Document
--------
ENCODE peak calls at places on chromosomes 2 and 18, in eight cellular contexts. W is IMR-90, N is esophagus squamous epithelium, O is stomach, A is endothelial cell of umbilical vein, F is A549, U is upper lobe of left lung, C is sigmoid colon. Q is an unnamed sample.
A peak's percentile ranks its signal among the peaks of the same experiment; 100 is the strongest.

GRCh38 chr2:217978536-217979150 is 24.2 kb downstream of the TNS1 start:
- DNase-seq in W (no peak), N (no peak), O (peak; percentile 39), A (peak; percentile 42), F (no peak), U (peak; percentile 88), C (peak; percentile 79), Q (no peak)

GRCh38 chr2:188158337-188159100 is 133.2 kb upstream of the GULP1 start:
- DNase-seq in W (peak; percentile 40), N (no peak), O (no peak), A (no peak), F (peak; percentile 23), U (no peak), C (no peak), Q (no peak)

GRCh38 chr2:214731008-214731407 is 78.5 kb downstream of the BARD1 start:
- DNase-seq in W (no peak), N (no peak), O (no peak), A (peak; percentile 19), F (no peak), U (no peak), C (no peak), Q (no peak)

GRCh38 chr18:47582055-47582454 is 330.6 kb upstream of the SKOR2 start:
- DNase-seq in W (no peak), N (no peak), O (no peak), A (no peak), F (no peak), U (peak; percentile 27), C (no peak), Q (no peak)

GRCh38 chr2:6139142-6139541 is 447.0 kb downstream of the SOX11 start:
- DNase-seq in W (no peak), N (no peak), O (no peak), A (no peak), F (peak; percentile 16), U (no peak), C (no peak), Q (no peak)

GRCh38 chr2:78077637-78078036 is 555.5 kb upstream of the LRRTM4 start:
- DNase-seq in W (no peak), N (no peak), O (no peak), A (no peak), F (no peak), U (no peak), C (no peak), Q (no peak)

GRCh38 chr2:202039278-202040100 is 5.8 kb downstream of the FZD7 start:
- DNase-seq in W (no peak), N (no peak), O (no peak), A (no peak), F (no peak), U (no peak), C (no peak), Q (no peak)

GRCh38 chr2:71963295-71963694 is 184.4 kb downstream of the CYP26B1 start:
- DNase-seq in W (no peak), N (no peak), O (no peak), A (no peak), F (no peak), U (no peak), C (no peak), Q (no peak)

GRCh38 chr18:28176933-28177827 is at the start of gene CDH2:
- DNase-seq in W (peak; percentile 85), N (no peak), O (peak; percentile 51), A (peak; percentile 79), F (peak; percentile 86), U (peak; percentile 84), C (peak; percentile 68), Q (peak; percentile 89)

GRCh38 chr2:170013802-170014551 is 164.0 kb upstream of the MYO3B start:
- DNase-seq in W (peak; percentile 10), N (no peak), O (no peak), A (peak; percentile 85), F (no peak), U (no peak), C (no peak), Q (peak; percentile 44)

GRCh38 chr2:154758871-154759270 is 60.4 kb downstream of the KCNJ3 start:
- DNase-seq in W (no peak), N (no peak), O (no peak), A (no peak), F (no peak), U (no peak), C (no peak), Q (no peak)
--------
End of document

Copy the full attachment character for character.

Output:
ENCODE peak calls at places on chromosomes 2 and 18, in eight cellular contexts. W is IMR-90, N is esophagus squamous epithelium, O is stomach, A is endothelial cell of umbilical vein, F is A549, U is upper lobe of left lung, C is sigmoid colon. Q is an unnamed sample.
A peak's percentile ranks its signal among the peaks of the same experiment; 100 is the strongest.

GRCh38 chr2:217978536-217979150 is 24.2 kb downstream of the TNS1 start:
- DNase-seq in W (no peak), N (no peak), O (peak; percentile 39), A (peak; percentile 42), F (no peak), U (peak; percentile 88), C (peak; percentile 79), Q (no peak)

GRCh38 chr2:188158337-188159100 is 133.2 kb upstream of the GULP1 start:
- DNase-seq in W (peak; percentile 40), N (no peak), O (no peak), A (no peak), F (peak; percentile 23), U (no peak), C (no peak), Q (no peak)

GRCh38 chr2:214731008-214731407 is 78.5 kb downstream of the BARD1 start:
- DNase-seq in W (no peak), N (no peak), O (no peak), A (peak; percentile 19), F (no peak), U (no peak), C (no peak), Q (no peak)

GRCh38 chr18:47582055-47582454 is 330.6 kb upstream of the SKOR2 start:
- DNase-seq in W (no peak), N (no peak), O (no peak), A (no peak), F (no peak), U (peak; percentile 27), C (no peak), Q (no peak)

GRCh38 chr2:6139142-6139541 is 447.0 kb downstream of the SOX11 start:
- DNase-seq in W (no peak), N (no peak), O (no peak), A (no peak), F (peak; percentile 16), U (no peak), C (no peak), Q (no peak)

GRCh38 chr2:78077637-78078036 is 555.5 kb upstream of the LRRTM4 start:
- DNase-seq in W (no peak), N (no peak), O (no peak), A (no peak), F (no peak), U (no peak), C (no peak), Q (no peak)

GRCh38 chr2:202039278-202040100 is 5.8 kb downstream of the FZD7 start:
- DNase-seq in W (no peak), N (no peak), O (no peak), A (no peak), F (no peak), U (no peak), C (no peak), Q (no peak)

GRCh38 chr2:71963295-71963694 is 184.4 kb downstream of the CYP26B1 start:
- DNase-seq in W (no peak), N (no peak), O (no peak), A (no peak), F (no peak), U (no peak), C (no peak), Q (no peak)

GRCh38 chr18:28176933-28177827 is at the start of gene CDH2:
- DNase-seq in W (peak; percentile 85), N (no peak), O (peak; percentile 51), A (peak; percentile 79), F (peak; percentile 86), U (peak; percentile 84), C (peak; percentile 68), Q (peak; percentile 89)

GRCh38 chr2:170013802-170014551 is 164.0 kb upstream of the MYO3B start:
- DNase-seq in W (peak; percentile 10), N (no peak), O (no peak), A (peak; percentile 85), F (no peak), U (no peak), C (no peak), Q (peak; percentile 44)

GRCh38 chr2:154758871-154759270 is 60.4 kb downstream of the KCNJ3 start:
- DNase-seq in W (no peak), N (no peak), O (no peak), A (no peak), F (no peak), U (no peak), C (no peak), Q (no peak)